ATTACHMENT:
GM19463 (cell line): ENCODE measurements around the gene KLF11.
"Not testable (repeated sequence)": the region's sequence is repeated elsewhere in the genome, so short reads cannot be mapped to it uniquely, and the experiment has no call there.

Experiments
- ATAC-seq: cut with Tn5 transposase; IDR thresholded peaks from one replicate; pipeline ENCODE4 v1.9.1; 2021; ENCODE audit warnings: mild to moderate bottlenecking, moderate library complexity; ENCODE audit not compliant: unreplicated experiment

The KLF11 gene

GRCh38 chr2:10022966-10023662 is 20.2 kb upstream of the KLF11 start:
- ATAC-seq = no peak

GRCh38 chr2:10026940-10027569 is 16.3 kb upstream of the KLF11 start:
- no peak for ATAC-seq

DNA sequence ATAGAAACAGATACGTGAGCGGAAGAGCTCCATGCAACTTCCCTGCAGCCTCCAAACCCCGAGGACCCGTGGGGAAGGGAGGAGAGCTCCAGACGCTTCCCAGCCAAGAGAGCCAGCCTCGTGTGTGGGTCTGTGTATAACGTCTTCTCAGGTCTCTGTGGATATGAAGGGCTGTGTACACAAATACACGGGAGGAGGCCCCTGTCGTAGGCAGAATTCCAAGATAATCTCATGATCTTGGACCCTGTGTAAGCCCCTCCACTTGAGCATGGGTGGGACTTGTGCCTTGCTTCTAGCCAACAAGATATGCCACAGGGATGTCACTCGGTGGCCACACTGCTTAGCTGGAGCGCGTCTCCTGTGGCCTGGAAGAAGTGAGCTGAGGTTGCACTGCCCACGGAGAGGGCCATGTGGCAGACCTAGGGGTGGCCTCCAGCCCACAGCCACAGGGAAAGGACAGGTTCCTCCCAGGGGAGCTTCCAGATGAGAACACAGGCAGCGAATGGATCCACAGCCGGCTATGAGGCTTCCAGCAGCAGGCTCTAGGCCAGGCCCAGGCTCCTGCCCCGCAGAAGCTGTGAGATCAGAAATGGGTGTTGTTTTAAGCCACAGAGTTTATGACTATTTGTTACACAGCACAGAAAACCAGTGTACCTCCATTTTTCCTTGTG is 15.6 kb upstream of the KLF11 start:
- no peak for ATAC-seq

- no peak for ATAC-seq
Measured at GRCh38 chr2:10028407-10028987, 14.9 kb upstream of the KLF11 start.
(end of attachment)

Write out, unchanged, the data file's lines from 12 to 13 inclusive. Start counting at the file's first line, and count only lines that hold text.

- no peak for ATAC-seq
Measured at GRCh38 chr2:10028407-10028987, 14.9 kb upstream of the KLF11 start.